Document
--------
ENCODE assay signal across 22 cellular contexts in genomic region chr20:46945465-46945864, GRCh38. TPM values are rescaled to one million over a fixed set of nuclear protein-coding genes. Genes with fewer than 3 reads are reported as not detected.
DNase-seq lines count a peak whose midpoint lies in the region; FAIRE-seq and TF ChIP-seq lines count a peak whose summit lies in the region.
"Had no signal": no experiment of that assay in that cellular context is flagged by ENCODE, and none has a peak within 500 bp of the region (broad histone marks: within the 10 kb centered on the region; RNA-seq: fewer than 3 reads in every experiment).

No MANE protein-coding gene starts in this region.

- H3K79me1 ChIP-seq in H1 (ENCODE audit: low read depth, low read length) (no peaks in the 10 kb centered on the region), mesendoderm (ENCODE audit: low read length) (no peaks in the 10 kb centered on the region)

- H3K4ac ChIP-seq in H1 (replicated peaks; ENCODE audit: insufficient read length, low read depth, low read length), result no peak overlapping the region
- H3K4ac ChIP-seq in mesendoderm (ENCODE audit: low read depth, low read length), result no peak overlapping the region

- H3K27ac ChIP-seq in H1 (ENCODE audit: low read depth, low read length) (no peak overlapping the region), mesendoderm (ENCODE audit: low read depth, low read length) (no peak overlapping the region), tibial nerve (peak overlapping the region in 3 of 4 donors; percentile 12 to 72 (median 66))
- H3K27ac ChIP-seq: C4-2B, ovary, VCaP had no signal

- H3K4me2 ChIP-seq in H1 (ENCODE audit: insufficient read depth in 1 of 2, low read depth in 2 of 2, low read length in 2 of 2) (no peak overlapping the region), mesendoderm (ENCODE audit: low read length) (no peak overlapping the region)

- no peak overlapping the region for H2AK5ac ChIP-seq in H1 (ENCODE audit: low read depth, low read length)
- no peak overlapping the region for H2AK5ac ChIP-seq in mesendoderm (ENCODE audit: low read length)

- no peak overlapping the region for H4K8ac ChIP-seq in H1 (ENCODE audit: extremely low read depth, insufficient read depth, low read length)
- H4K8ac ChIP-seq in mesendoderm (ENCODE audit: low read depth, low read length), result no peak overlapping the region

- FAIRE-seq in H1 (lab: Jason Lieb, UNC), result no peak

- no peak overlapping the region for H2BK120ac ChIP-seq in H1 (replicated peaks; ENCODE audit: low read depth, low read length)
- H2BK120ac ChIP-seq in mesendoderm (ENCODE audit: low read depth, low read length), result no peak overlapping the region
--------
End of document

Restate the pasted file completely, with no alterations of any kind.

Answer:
ENCODE assay signal across 22 cellular contexts in genomic region chr20:46945465-46945864, GRCh38. TPM values are rescaled to one million over a fixed set of nuclear protein-coding genes. Genes with fewer than 3 reads are reported as not detected.
DNase-seq lines count a peak whose midpoint lies in the region; FAIRE-seq and TF ChIP-seq lines count a peak whose summit lies in the region.
"Had no signal": no experiment of that assay in that cellular context is flagged by ENCODE, and none has a peak within 500 bp of the region (broad histone marks: within the 10 kb centered on the region; RNA-seq: fewer than 3 reads in every experiment).

No MANE protein-coding gene starts in this region.

- H3K79me1 ChIP-seq in H1 (ENCODE audit: low read depth, low read length) (no peaks in the 10 kb centered on the region), mesendoderm (ENCODE audit: low read length) (no peaks in the 10 kb centered on the region)

- H3K4ac ChIP-seq in H1 (replicated peaks; ENCODE audit: insufficient read length, low read depth, low read length), result no peak overlapping the region
- H3K4ac ChIP-seq in mesendoderm (ENCODE audit: low read depth, low read length), result no peak overlapping the region

- H3K27ac ChIP-seq in H1 (ENCODE audit: low read depth, low read length) (no peak overlapping the region), mesendoderm (ENCODE audit: low read depth, low read length) (no peak overlapping the region), tibial nerve (peak overlapping the region in 3 of 4 donors; percentile 12 to 72 (median 66))
- H3K27ac ChIP-seq: C4-2B, ovary, VCaP had no signal

- H3K4me2 ChIP-seq in H1 (ENCODE audit: insufficient read depth in 1 of 2, low read depth in 2 of 2, low read length in 2 of 2) (no peak overlapping the region), mesendoderm (ENCODE audit: low read length) (no peak overlapping the region)

- no peak overlapping the region for H2AK5ac ChIP-seq in H1 (ENCODE audit: low read depth, low read length)
- no peak overlapping the region for H2AK5ac ChIP-seq in mesendoderm (ENCODE audit: low read length)

- no peak overlapping the region for H4K8ac ChIP-seq in H1 (ENCODE audit: extremely low read depth, insufficient read depth, low read length)
- H4K8ac ChIP-seq in mesendoderm (ENCODE audit: low read depth, low read length), result no peak overlapping the region

- FAIRE-seq in H1 (lab: Jason Lieb, UNC), result no peak

- no peak overlapping the region for H2BK120ac ChIP-seq in H1 (replicated peaks; ENCODE audit: low read depth, low read length)
- H2BK120ac ChIP-seq in mesendoderm (ENCODE audit: low read depth, low read length), result no peak overlapping the region